The AIDA model was first used in 1925 in the book Theories of Selling by E.K. Strong, but remains to this day to be still super topical.
AIDA is an abbreviation that stands for:
The AIDA model is about the consumer's decision-making process before he or she purchases a product or service.
The first A from the AIDA model
The first A from the AIDA model stands for Attention. If the consumer does not know that the product exists, it will never be purchased. It is therefore important that a company announces the existence of the product. This will usually be done through mass communication such as advertising on TV, Radio, Print etc.
The I from the AIDA model
The I from the AIDA model stands for Interest. The first interest has been aroused. The potential buyer becomes aware that the product or service may be useful.
The D from the AIDA model
The D from the AIDA model stands for Desire. The consumer becomes aware of the benefits of the product and wants to buy it. At this moment, decisions have to be made. There is a good chance that the potential buyer will choose your product or that of a competitor. The consumer will focus on prices and the different characteristics of the product.
The second A from the AIDA model
The second A from the AIDA model stands for Action. The consumer has made the decision to buy the product. Now the provider must ensure that the product is also available quickly. Things that can ensure that the Action also results in buying your product are, for example, In-store advertising, direct sales, or simply the most prominent shelf space in the supermarket.
In marketing, methods that ensure that direct sales are encouraged are called 'below the line marketing'.
AIDA model and the power of repetition
What the AIDA model mainly demonstrates is that the power of advertising is repetition. It is an illusion to assume that a consumer will immediately buy the product after an advertisement. Mass communication can achieve branding, but by confronting the consumer with your product at different times and places you have a greater chance that he or she will actually make a purchase. The last A of Action is a very important one. By also making the product available (the P of Place in the Marketing Mix) you ensure that the consumer actually buys your product. Personal sales can also give that boost.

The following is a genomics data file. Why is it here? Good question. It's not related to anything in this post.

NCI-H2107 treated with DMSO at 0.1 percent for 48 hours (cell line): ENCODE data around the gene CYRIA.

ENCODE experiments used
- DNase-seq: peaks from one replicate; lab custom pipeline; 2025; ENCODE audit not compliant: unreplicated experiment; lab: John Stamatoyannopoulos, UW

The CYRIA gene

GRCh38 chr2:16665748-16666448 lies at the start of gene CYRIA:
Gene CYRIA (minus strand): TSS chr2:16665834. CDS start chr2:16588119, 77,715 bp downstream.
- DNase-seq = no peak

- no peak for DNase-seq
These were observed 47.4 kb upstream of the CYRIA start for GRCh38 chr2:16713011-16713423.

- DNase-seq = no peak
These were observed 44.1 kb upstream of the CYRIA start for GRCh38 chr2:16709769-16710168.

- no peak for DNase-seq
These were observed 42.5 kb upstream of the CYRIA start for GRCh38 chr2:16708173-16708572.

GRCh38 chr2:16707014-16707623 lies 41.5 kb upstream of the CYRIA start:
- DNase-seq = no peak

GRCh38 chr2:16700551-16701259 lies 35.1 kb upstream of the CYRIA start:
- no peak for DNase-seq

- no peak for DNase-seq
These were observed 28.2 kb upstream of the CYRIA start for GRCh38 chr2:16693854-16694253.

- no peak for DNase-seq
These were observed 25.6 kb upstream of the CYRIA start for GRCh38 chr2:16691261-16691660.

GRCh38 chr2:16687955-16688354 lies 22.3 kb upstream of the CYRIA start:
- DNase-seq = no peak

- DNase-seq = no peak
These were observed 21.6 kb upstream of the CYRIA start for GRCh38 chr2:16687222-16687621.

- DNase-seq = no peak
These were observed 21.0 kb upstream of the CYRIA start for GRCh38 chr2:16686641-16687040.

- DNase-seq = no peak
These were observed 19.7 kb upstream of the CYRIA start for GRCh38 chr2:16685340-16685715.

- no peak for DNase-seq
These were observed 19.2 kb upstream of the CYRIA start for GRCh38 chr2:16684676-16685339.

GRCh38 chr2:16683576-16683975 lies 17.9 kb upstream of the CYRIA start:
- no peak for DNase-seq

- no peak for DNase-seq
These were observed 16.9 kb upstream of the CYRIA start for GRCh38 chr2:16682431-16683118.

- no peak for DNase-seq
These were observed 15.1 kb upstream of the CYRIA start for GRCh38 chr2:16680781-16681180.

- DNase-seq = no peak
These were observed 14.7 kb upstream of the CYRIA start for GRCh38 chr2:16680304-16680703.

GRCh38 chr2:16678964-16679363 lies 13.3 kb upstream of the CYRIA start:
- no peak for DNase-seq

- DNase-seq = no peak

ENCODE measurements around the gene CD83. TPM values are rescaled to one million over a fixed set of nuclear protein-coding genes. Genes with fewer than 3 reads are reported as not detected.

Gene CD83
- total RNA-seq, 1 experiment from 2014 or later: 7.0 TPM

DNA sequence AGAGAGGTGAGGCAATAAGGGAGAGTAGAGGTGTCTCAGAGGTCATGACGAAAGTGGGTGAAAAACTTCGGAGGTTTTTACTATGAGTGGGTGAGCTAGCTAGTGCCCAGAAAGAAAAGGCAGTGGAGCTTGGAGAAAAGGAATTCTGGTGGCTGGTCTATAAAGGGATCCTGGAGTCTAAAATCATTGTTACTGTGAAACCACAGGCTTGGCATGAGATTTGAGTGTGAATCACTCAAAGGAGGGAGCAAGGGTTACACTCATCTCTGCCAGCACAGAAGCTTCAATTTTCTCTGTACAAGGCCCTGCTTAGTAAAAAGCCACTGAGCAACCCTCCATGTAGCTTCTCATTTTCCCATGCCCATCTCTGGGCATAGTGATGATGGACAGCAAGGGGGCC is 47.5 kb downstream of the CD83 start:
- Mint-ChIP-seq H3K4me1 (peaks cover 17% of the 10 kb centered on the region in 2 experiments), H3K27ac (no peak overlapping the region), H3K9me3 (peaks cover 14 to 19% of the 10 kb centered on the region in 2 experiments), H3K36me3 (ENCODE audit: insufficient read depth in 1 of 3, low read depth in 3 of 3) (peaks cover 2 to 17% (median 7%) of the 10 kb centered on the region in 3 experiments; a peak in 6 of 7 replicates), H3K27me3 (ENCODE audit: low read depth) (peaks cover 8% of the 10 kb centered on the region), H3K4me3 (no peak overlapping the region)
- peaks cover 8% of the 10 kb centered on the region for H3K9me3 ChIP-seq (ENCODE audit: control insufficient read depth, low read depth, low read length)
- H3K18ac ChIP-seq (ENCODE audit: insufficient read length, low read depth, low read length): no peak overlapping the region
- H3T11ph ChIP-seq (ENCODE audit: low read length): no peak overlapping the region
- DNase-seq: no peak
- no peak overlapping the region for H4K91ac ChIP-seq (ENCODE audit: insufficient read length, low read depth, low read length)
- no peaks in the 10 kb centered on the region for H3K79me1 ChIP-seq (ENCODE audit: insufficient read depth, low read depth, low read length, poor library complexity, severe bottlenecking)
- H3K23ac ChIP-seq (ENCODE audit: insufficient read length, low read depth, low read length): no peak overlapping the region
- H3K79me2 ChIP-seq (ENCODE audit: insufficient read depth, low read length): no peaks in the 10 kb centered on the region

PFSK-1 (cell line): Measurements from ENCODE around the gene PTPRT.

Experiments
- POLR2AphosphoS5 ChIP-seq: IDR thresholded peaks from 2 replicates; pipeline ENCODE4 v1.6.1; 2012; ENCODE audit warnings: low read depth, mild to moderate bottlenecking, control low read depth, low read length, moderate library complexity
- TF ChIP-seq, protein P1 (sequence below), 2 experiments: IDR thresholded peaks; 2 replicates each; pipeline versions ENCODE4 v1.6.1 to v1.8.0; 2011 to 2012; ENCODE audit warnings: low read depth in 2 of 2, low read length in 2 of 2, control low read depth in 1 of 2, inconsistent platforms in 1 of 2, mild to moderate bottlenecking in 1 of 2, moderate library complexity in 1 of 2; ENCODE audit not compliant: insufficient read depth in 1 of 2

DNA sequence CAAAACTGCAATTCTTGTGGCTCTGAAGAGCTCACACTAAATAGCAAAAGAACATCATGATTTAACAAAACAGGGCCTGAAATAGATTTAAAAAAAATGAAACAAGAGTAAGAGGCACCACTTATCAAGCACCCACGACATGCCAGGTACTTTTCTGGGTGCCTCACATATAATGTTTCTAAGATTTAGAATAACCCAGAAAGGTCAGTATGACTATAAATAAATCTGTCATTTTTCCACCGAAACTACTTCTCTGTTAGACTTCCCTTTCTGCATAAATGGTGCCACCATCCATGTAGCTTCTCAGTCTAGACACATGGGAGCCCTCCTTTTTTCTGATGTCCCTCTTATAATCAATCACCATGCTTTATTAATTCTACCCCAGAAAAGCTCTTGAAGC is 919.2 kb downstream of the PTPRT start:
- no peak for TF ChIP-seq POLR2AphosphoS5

AIDA in various situations
The AIDA model can be applied to every buying process. Of course, it is very different per product how the AIDA model works in practice. You have cheap products where impulse buying is a major part of sales. For example, think of a chocolate bar or a pack of chewing gum. With more expensive products such as a car or house, the process takes much longer.
AIDA or DAIA?
AIDA is a model. Just like every model, it is a simplification of reality. After all, it is not the case that every buying process actually happens as the model explains. For example, if you are hungry, you start looking for a sandwich. Hunger is a need (Desire). Then you see, for example, the sign of a sandwich shop (Attention). The store doesn't look too shabby (Interest), so you decide to go inside, where the prices on the menu are also reasonable and you order the sandwich (Action).
The AIDA model is almost a century old. Although the way people think of course has not changed, a number of useful additions to the AIDA model have been devised. We find the S of Satisfaction the most interesting addition. Many purchases are repeat purchases. By working on customer satisfaction you persuade the customer to purchase your product or service again.
AIDA and expensive keywords
If a consumer becomes interested in a product, for example, because his old one has broken down, people nowadays often search online. Through a search engine the consumer comes to a comparison site or store. The consumer buys the product at the store he perceives the most trusted and offers the best price, or goes to a regular store after the orientation and buys the product. At Google, advertisers have the option to purchase keywords (the results at the top or on the right).
What does this have to do with the AIDA model? What is important to realize is that it is only at the end (with desire and action) that the consumer is immediately prepared to actually buy the product. We take an electric toothbrush as an example. The keyword buy toothbrush is more expensive at Google than just the generic keyword toothbrush. After all, if someone only searches for a toothbrush, he or she may simply be looking for a picture for work and is not interested in buying a toothbrush at all.
If you hold the AIDA model against this, it is actually logical that, for example, the keyword toothbrush comparison is more expensive than the generic keyword (toothbrush), but cheaper than buy toothbrush because that customer is further down the purchasing process.
AIDA model example of sales funnel
Sellers use the AIDA model to indicate in which phase of a sales process a potential customer is.
- The A of AIDA is indicated for cold prospects where the first contact has just been made.
- You can see the I of AIDA as prospects. There is contact, and the first interest has been aroused.
- You can see the D of AIDA as warm prospects.
- You can see the last A of AIDA as hot prospects. The customer wants to buy.
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